Companies in the legal weed business support the National Cannabis Industry Association in droves, thanks to its relentless effort to push for fairness in marijuana laws, regulations, and business practices. The Washington, D.C. based not-for-profit organization has been a headache for anti-cannabis forces in the White House and at Capitol Hill since 2010, and its operation is picking up steam with the gradual movement toward full legalization.
The NCIA’s member directory is like a who’s who in the world of cannabis. Technology companies like Leafbuyer, edible producers like Kiva Confections, accessory producers, festival organizers, extraction labs, and more industry mainstays partner with the NCIA so they have a voice fighting for them in Washington. The organization has jumped from 118 member businesses in January 2013 to a whopping 1,400 in July 2017, and we can expect that number to keep growing as the legalization effort moves forward and the people’s voice gets stronger.
What They’re About
The NCIA’s core values involve promoting cannabis as a means of all-natural healing, limiting or eliminating penalties for the use or sale of marijuana, and making sure that the legalized industry does not get overrun by blood-sucking corporations looking to exploit the cannabis community. They stress the tax benefits of weed legalization at local, state, and federal levels, and they are pushing for a loosening of the regulations that disallow cannabis industry businesses to participate in the United States banking system. The organization wants to help recreational dispensaries, growers, and anyone else directly involved in the cannabis industry to eliminate the costly and risky issue of dealing 100% in cash.
Lobbying the United States Congress is a dirty game, and the NCIA can be commended for its efforts thus far. Thanks in part to the efforts of the NCIA, Congressmen in both the House and Senate introduced The Small Business Equity Act of 2017, which would grant legal cannabis companies the ability to make normal small business deductions. On the same day, The Regulate Marijuana Like Alcohol Act was brought to the floor as an attempt to treat marijuana like an alcoholic beverage (rather than like a narcotic), and another bill that dealt with banking and tax issues called The Responsibly Addressing the Marijuana Policy Gap (RAMP) Act.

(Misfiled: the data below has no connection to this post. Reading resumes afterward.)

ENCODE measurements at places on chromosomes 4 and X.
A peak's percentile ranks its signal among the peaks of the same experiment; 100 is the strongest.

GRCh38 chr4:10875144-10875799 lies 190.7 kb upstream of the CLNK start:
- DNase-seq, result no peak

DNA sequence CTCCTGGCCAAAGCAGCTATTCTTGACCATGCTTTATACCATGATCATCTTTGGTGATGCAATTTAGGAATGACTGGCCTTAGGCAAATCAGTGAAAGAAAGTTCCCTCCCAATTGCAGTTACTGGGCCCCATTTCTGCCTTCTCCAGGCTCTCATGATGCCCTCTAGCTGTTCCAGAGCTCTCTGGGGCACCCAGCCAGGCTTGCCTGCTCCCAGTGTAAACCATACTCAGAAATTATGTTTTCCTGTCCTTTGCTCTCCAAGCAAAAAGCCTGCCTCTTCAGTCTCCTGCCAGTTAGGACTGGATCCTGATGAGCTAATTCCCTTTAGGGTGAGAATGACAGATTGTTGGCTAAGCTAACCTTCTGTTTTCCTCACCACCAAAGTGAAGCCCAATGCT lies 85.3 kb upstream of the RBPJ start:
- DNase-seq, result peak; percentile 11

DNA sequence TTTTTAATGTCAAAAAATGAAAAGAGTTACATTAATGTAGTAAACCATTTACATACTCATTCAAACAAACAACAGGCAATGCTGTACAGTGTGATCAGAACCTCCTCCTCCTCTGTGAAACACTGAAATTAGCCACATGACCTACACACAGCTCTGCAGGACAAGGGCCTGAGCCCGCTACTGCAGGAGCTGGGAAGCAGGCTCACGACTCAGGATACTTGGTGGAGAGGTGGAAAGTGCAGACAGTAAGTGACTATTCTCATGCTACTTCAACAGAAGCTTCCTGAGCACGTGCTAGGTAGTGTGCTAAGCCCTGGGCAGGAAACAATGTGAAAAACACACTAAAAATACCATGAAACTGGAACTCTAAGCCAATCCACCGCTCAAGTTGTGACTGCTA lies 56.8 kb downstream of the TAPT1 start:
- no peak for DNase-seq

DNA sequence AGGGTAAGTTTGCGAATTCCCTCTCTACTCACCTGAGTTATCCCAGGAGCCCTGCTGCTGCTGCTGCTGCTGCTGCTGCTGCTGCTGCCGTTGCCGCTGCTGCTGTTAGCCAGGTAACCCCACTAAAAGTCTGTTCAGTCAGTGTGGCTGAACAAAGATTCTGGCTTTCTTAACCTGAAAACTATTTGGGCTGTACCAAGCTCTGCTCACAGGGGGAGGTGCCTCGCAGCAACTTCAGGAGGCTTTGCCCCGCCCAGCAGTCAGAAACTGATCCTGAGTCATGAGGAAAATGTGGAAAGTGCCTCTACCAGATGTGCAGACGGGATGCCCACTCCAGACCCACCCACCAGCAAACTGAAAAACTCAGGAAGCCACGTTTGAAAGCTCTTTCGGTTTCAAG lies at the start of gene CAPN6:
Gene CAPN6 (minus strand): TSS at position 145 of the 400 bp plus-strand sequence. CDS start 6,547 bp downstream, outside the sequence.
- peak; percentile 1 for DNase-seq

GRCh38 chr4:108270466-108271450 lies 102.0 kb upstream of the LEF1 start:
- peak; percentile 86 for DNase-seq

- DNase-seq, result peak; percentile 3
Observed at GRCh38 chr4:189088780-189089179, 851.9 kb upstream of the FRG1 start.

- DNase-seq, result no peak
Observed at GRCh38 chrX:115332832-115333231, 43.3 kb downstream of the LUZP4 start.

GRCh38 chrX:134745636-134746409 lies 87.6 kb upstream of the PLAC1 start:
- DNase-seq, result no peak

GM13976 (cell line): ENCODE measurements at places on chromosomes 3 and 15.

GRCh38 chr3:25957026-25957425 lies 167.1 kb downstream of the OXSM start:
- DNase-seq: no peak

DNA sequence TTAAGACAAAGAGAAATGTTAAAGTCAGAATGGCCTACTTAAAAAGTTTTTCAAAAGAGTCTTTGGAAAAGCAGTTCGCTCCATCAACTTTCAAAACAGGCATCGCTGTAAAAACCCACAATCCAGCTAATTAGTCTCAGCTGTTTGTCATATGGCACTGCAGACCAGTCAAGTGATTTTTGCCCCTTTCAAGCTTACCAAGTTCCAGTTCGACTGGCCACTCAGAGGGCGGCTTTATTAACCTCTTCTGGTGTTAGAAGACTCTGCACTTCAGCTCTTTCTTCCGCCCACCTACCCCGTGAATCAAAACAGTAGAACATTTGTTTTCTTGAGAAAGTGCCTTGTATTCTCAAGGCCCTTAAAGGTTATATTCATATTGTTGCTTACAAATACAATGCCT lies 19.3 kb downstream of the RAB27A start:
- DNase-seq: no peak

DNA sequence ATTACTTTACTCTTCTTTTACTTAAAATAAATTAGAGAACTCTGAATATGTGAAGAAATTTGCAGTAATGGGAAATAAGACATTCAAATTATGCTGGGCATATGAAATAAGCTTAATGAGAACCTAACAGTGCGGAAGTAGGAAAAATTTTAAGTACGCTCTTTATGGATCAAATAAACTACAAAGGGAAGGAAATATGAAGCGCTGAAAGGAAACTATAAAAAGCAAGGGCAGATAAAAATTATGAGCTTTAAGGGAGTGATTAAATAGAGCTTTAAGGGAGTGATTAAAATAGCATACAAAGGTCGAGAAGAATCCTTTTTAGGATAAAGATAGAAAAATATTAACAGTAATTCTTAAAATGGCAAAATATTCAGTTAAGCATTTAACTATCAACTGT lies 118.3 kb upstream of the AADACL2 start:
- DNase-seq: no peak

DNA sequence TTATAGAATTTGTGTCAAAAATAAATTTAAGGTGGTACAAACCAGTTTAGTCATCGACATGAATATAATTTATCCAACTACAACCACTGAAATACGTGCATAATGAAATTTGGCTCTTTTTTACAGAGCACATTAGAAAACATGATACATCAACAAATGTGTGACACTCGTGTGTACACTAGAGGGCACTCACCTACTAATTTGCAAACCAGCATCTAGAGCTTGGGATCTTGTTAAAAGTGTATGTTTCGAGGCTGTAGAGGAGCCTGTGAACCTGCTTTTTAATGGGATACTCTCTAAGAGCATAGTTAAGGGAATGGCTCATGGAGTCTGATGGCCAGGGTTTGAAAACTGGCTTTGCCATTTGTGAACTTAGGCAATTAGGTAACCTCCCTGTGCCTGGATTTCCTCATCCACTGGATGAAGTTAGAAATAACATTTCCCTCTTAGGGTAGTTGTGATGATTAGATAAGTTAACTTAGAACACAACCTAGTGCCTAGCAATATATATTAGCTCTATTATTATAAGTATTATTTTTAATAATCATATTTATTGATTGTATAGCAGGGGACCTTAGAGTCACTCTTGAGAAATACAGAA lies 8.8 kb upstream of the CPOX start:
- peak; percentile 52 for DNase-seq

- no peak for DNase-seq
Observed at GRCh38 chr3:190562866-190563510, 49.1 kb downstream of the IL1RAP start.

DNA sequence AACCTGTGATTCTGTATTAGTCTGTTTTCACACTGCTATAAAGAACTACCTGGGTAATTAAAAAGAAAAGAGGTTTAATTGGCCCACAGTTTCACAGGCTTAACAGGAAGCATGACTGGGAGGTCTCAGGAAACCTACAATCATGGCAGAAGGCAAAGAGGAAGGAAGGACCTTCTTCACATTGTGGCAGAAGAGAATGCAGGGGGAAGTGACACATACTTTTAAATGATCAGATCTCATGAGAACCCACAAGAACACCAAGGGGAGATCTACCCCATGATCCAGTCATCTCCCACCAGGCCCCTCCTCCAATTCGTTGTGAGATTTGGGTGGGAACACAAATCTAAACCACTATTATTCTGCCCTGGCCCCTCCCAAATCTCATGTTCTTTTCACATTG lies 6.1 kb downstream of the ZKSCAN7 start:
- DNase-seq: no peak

Cannabis entrepreneurs also support the National Cannabis Industry Association for its exclusive member events. The NCIA hosts a series of members-only Cannabis Caucus meetings in various locations around the United States. In October 2017 alone, NCIA supporters will gather in Seattle, New York City, Los Angeles, Boulder, Providence, Santa Rosa, and Chicago to discuss trends in the marijuana industry and the organization’s agenda for the upcoming months and years.
The NCIA’s main event is its Cannabis Business Summit & Expo, which takes place in Oakland, California every June. The giant trade show brings together thousands of industry participants for thought-provoking discussion from industry leaders and activists, along with opportunities to meet the major players in cannabis production and its ancillary businesses. The 2017 event featured a keynote speech from former President of Mexico Vincente Fox, which took a deep dive into the failing War on Drugs and how the trend toward legalization could have countless positive outcomes for global governments.
In February 2018, the NCIA’s first Seed to Sale Show will take place in Denver. This event will focus more on the science and innovation side of cannabis. It will be a forum for marijuana entrepreneurs to share their best practices and learn more about the technology driving the rapid expansion of the cannabis industry. Cannabis producers, extraction labs, and grow light manufacturers are among a few of the types of crowds expected at what is being billed as The Largest B2B Cannabis Event in Denver.
With organizations like CNBNC, Forbes, CBS, and The Washington Post covering the National Cannabis Industry Association’s efforts for reform (as well as their trade shows), the organization is gaining some serious traction. The continued support of its member businesses will go a long way toward ensuring that the NCIA remains credible and well-managed, with enough resources to represent the interests of the legal weed industry and the cannabis community at large.
Particularly with the recent legalization of recreational pot in California, Nevada, Maine, and Massachusetts, the NCIA member list should see a dramatic increase over the next several years. With the growing complexity of state-to-state differences in cannabis laws, as well as ongoing federal issues like taxes and banking, the NCIA will be looking for all of the support it can get to keep the fight alive.
As of 2017, a majority of states in the USA have legalized medical cannabis on some level, and eight states authorized the sale of recreational marijuana. The cannabis community is winning. Through supporting the National Cannabis Industry Association, members get political representation, networking opportunities, heightened brand awareness, and access to exclusive events such as the Cannabis Business Summit & Expo. The NCIA has formed a symbiotic relationship with the industry it serves, and this partnership should reap more rewards for the cannabis community on both a micro and a macro level in the future.